Written by Dan Hirsh
View the original post on the Schneider Electric blog
Metrics and key performance indicators (KPIs) for data centers used to be inward looking. In the not so distant past, KPIs tended to be “about the box,” measuring factors like server utilization.
Information technology (IT) managers steadily realized there was more to data centers than utilization, or even uptime. In particular, quality of service to business users grew in importance. As a result, we began to see metrics in areas like query and transaction response times, or with IT help desk, job ticket turnaround.
In recent years, the energy costs of data centers came into focus. In a 2007 report to Congress, the Environmental Protection Agency figured thatU.S. data centers consumed about 61 billion kilowatt-hours (kWh) in 2006, about as much energy as used by 5.8 millionU.S. households. It also predicted that by 2011, energy use inU.S. data centers would exceed 100 billion kWh, or $7.4 billion in annual cost.
As highlighted in the white paper 154, “Electrical Efficiency Measurement for Data Centers,” a 1 MW high availability data center can consume $20 million in electricity over its lifespan. What can be done to minimize such huge spend levels? Well, we know it’s not just IT hardware consuming electricity. As the paper points out, the power and cooling infrastructure in a typical installation can consume half the electricity.
This realization has elevated the importance of the Power Usage Effectiveness (PUE) metric as a way to measure the efficiency of a data center’s physical infrastructure. PUE has become one of the most vital data center metrics. If managers measure PUE effectively, they have a great tool for ensuring energy is spent where it matters most, but there also is the danger of getting overly hung up on one metric.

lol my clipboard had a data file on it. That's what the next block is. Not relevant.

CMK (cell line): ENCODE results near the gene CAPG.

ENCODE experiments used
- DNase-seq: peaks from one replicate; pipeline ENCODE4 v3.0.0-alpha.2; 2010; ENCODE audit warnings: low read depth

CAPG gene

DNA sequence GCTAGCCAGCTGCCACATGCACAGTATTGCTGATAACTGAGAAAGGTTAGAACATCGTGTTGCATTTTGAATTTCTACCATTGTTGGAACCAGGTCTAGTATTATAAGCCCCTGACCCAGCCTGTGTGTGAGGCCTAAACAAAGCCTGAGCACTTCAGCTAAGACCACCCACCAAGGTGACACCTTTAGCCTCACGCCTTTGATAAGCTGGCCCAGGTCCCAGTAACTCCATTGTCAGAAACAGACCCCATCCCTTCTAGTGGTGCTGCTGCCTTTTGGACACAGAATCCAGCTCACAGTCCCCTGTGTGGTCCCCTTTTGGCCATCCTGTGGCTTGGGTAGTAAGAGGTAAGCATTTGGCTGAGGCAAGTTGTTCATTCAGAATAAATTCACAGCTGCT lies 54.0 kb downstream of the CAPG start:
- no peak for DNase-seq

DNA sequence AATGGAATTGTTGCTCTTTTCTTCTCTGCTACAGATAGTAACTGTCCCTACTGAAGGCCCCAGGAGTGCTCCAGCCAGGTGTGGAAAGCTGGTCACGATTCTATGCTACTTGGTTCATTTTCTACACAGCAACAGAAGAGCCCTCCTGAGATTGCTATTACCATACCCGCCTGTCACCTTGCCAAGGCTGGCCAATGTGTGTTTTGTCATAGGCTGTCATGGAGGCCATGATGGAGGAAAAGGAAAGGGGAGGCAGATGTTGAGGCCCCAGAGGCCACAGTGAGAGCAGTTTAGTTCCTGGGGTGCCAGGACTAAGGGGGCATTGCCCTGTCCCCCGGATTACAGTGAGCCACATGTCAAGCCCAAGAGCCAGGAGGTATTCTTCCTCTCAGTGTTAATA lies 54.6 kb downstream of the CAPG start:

The best approach is more holistic, taking a step back to consider bigger objectives, including:
- Having a dashboard framework that is able to integrate metrics from all types of systems: data center infrastructure management (DCIM), systems management software to track application performance, IT help desk metrics, and even metrics from enterprise resources planning systems that might contain financial goals for IT operations.
- The ability to drill down from higher level metrics such as PUE to lower level metrics on factors like temperature or humidity. A DCIM framework can provide links to lower-level visualization to support a closed-loop approach to moving metrics in the right direction. For a detailed examination of how the subsets within DCIM work together to improve operations, check out white paper 107, “How Data Center Infrastructure Management Software Improves Planning and Cuts Operational Costs.”
- Consistency in measurement, especially with distributed data centers. For instance, is one data center PUE calculation incorporating power consumption estimates for switch gear, while another isn’t? Does one data center measure power at the racks, while the others measure at the uninterruptable power supply? (For detailed guidance on PUE, see Schneider Electric white paper 158).
In other areas of business, the need to think more broadly about metrics and link them with strategy is seen in methods such as The Balanced Scorecard, which combines financial and non-financial measures to better gauge corporate performance. Similarly, data center managers need the right mix of metrics.
As Kevin Brown notes in a recent blog post, we risk becoming “metric zombies” if we assess a metric like PUE in a vacuum, irrespective of projects like data center consolidations that might temporarily harm PUE, but whose achievement is necessary to keep budgetary mandates on track. In short, think first about the whole range of metrics and drill downs you want in a dashboard—not just one number.